New Delhi: The auspicious festival of Vat Savitri Vrat (fast) is observed this year on May 22. On this day, married women keep a fast for their husbands and pray for their long life and good health. It is observed on the Amavasya tithi (the no moon night) in the Jyeshtha month as per the Hindu Purnimanta calendar followed in North India. The day is dedicated to Savitri, who fought Yama – the god of death to bring back her dead husband Satyavan and eventually succeeded.
On Vat Savitri Vrat, married women observe fast and pray for the well-being of their husbands. In South India, the same vrat is observed on Purnima (Full Moon Day) in the same month according to the Amanta calendar.
Vat Savitri Amavasya Muhurat:
Vat Savitri Amavasya on Friday, May 22, 2020
Vat Savitri Purnima Vrat on Friday, June 5, 2020 (In Southern states)
Amavasya Tithi Begins – 09:35 PM on May 21, 2020
Amavasya Tithi Ends – 11:08 PM on May 22, 2020
(as per drikpanchang.com)
A childless Royal couple Aswapati and Malavi worshipped Lord Savitra to seek his blessings. They were blessed with a daughter and she was named Savitri.
She grew up to be a very beautiful woman and was given the liberty to marry a man of her choice. She chose Satyavan. Sage Narada informs her father that she has chosen the best man but he is not suitable for her because he is short-lived. Even after learning about Satyavan’s short life-span, Savitri decides to marry him.
Three days before his predicted end, Savitri decides to do penance by fasting. Three days later, as predicted, Satyavan breathes his last. He falls on Savitri’s lap while cutting wood in the forest where they had been living for long. Savitri places his lifeless body under a banyan tree and starts worshipping to get her husband’s life back.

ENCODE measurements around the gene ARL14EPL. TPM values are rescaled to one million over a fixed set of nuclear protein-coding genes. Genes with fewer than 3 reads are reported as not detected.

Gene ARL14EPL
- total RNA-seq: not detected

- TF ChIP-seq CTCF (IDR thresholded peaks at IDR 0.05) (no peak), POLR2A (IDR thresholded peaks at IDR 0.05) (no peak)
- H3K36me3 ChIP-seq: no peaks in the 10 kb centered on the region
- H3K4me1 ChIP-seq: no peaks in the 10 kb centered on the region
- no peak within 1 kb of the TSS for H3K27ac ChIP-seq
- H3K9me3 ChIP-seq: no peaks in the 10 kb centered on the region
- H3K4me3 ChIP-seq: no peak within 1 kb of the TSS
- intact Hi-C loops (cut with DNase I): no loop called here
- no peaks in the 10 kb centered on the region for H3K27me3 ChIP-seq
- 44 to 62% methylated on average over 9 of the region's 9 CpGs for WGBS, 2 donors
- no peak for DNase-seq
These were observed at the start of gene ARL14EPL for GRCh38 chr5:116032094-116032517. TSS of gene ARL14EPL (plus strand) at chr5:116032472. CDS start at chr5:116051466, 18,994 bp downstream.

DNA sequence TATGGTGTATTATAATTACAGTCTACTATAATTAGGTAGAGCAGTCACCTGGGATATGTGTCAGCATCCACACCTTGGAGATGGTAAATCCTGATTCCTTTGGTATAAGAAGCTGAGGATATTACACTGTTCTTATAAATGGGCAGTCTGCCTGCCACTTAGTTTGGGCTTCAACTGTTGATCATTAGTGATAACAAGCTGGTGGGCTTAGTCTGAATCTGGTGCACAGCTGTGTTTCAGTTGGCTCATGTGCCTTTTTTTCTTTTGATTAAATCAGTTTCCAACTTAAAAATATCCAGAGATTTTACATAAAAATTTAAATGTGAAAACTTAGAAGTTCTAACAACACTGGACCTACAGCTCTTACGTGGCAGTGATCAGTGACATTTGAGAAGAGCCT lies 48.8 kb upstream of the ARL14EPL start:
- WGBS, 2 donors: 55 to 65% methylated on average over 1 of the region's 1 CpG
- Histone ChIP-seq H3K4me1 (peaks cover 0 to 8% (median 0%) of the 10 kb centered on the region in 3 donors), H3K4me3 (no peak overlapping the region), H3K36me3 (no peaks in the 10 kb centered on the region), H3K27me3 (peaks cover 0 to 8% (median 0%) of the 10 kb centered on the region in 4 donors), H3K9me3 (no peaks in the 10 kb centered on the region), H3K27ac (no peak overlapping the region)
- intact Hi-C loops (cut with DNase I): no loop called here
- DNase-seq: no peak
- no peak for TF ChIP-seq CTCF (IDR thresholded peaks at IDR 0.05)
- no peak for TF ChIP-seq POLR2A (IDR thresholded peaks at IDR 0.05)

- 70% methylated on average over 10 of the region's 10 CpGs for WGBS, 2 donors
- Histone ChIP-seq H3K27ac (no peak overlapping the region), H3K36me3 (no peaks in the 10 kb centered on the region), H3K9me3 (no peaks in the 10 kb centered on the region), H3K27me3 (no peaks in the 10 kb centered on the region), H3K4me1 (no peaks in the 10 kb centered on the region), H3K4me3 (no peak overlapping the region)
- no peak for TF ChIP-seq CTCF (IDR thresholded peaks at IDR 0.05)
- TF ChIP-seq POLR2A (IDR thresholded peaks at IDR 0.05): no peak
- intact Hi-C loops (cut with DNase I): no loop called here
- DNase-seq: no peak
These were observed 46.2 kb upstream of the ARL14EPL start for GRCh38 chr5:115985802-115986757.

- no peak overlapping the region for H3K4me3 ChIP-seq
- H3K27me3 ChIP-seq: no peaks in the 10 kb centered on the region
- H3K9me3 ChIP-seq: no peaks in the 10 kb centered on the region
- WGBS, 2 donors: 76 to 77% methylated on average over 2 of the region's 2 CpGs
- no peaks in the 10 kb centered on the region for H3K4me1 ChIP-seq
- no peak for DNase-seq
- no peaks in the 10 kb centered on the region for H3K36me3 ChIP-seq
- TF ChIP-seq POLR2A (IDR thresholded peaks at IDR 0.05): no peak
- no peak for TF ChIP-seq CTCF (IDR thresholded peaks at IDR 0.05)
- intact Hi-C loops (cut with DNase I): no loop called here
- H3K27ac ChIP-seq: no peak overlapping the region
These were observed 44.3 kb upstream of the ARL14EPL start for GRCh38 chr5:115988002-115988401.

Lord Yama emerges to take his soul but Savitri stops him. On seeing him, she heaps praise on him and appreciates him for upholding Dharma. Impressed by her words, Yama decides to grant her a boon stating that she ask for anything but the life of Satyavan.
She asks for three boons -1) eye-sight of her father-in-law Dyumatsen 2) many more children for her father 3) and a hundred children for her and Satyavan.
Lord Yama lands in a dilemma and gets confused by her wish. He grants another boon but fails to specify that she can’t ask for Satyavan’s life.
Savitri quickly asks for Satyavan’s life and looking at her devotion, Lord Yama restores it. She is hailed for winning her husband’s life back from the hands of Lord Yama.
Hence married women observe this fast to recall Savitri’s determination and thereby pray for their husband’s well-being.
The essential items are very important for the puja to be considered complete. For the puja, 5 fruits (at some places it may 9 types of fruits and flowers offered to the goddess) yellow and red thread, a Kalash with water, incense stick, sindoor (vermilion), a piece of red cloth and last but not the least, idols of Savitri, Satyavan and Lord Yama made of clay.
The Puja Vidhi may differ from region-to-region.
After waking up early in the morning and taking a bath, women wear fresh clothes and get ready by doing solah shringar (applying sindoor, wearing bindi, bangles etc).
Collect all the puja ingredients and place them on a tray or a basket made of cane.
Visit a place that has a Banyan tree (Vat Vrishka).
Then place the idol Satyavan and Savitri to the left at the bottom of the tree’s trunk. Leave some space and play the idol of Lord Yama to Satyavan’s right.
Offer water, five fruits or 9 (depending upon your customs), incense stick, red cloth and vermilion to the idols. Then start circumambulating the tree and do as many parikramas as possible – 11, 21, 51 or 108 times while winding the yellow and red thread around the tree’s trunk.
Then listen to the legend of Savitri and Satyavan (the Katha is an integral part of the puja and mandatory too). After going home, the fruits offered as prasad can be consumed. Later in the evening, one can consume sweets.
After this, women seek the blessings of the Lord and pray to goddess Savitri for the well-being of their spouses. The women who observe this fast also pay obeisance to the elderly in their family and husbands, seeking their aashirwad (blessings).